The fact is that the overwhelming majority of illegal immigrants come to the United States to work. If you accept that, then you really shouldn’t have much of a problem with illegal immigration. I don’t agree with that position, but it’s a fair one to take — Tom Bethell lays out the case for it very well in his “Freedom of Immigration Acts” article in the September issue of The American Spectator (subscribe).
To a large extent, it’s a question of numbers. Many of the problems associated with illegal immigration — bad incentives for employers, the strain on social services in heavily affected communities, educational challenges, diminished opportunities for the most economically vulnerable Americans, worsening income inequality, slower assimlation — are a product of the illegal population’s size, and would be mitigated if that population was smaller. Unfortunately, these problems are reaching a point where they are more significant than the revenue lost due to turnstile jumpers.
Overly border-centric enforcement strategies tend to fail for three reasons. First, because Giuliani was right to point out a decade ago that the border can’t be secured 100 percent. Second, because this approach ignores the 25 to 40 percent of illegals who overstayed visas. Third, because tighter borders make illegals less likely to go home, paradoxically increasing the size of the illegal population.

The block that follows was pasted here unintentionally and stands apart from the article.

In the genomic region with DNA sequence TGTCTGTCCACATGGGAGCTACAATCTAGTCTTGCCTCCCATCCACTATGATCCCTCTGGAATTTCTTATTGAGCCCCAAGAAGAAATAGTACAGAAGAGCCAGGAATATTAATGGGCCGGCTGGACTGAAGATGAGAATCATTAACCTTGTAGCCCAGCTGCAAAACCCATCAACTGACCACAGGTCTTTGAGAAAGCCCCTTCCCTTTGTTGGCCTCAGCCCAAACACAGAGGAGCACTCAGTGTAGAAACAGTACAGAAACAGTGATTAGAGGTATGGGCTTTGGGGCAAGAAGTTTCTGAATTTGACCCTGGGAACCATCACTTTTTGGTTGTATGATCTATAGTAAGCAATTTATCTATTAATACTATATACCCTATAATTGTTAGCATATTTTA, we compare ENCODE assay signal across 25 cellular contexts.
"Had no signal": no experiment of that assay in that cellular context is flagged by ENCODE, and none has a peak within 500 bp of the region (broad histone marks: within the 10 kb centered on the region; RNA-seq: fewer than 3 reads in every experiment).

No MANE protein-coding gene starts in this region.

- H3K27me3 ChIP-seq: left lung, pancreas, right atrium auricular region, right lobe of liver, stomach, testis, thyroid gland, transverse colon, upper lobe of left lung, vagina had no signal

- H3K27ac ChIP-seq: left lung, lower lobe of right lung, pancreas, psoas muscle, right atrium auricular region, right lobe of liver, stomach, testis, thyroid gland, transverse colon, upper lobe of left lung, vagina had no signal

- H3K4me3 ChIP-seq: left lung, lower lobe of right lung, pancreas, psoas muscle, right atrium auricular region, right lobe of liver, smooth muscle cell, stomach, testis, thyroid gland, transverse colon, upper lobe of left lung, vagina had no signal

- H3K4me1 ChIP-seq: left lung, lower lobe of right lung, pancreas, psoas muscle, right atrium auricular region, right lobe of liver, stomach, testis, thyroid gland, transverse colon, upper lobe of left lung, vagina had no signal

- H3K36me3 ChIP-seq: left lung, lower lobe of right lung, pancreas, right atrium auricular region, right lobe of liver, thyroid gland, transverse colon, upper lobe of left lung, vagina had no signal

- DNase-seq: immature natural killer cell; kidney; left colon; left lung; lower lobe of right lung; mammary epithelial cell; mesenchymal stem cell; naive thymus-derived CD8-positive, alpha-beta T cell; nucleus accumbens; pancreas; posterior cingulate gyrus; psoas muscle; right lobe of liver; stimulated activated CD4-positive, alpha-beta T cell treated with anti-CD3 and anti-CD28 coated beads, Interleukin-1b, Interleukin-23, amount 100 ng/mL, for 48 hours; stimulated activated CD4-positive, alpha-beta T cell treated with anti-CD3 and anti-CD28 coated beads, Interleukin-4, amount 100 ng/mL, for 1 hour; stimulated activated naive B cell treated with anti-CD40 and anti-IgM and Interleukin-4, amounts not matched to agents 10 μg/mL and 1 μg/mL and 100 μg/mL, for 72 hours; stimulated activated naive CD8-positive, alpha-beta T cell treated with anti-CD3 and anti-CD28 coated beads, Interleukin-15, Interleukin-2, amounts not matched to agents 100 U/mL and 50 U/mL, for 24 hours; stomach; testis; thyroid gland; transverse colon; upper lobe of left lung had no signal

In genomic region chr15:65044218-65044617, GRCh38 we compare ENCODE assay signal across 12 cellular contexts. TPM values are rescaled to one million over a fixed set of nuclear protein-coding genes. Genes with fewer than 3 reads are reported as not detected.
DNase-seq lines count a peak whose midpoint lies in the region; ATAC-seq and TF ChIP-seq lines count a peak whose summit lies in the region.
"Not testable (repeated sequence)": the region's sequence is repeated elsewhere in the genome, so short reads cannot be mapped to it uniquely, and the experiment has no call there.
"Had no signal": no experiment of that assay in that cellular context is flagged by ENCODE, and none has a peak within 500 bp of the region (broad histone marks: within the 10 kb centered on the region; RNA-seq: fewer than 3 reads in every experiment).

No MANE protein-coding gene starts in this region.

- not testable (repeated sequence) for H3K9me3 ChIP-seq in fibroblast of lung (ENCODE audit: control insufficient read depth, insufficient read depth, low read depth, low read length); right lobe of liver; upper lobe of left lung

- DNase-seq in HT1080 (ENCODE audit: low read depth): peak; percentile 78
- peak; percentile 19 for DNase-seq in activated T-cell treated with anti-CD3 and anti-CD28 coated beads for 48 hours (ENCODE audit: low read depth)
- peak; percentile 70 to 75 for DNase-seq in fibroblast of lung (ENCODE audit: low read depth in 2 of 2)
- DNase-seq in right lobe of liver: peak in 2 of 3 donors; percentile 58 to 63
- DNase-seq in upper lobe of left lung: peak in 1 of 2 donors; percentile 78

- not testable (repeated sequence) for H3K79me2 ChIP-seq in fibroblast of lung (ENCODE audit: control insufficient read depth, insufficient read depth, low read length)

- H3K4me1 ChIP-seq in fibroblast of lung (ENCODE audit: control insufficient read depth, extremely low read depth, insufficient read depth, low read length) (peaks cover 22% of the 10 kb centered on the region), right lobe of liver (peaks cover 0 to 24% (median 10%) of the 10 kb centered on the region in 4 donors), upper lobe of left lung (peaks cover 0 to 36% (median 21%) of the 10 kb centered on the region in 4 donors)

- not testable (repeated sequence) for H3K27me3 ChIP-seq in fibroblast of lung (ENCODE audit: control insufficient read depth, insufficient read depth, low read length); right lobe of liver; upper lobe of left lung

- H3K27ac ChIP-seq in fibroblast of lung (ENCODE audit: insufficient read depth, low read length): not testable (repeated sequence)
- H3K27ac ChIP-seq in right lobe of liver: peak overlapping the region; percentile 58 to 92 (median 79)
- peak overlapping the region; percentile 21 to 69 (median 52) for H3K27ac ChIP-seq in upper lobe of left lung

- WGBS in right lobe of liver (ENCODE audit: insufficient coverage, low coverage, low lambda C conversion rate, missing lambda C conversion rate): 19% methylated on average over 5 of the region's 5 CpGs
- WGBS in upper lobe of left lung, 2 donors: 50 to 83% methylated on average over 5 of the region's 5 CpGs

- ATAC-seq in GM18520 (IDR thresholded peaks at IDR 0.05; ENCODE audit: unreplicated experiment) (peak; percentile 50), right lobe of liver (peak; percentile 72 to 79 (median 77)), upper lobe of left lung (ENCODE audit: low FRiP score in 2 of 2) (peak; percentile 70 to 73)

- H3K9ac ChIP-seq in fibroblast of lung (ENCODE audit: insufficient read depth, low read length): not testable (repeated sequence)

Ultimately, if you don’t address the reason illegal immigrants come to the U.S. or the social networks to which they belong, you are going to have significant illegal immigration. Giuliani is right to concentrate deportations on criminals but wrong in my view to ignore carefully targeted interior enforcement.
There are dueling studies about the economic benefits of illegal immigration — the consensus among labor economists seems to be that the benefits are small and accrue mainly to the workers themselves and their employers, but some very well credentialed economists dissent — yet an attrition strategy can be pursued gradually, taking into account the economic facts on the ground as they evolve. It doesn’t have to be a blunderbuss “round ’em up” approach. But as an American, I do care about my fellow countrymen of all races and backgrounds who flip burgers for a living. And as a taxpayer, I have to ask what negative externalities may result from non-enforcement as well as excessive enforcement.
If you take Giuliani at his word, it seems that he only grasps a small part of this issue — that we need to have a better idea of who is here and that some illegals will commit crimes. If you are more cynical, you might wonder if he is trying to build up his credibility for another try at a “comprehensive” immigration bill.
Notice to Readers: The American Spectator and Spectator World are marks used by independent publishing companies that are not affiliated in any way. If you are looking for The Spectator World please click on the following link: https://spectatorworld.com/.
The offer renews after one year at the regular price of $79.99.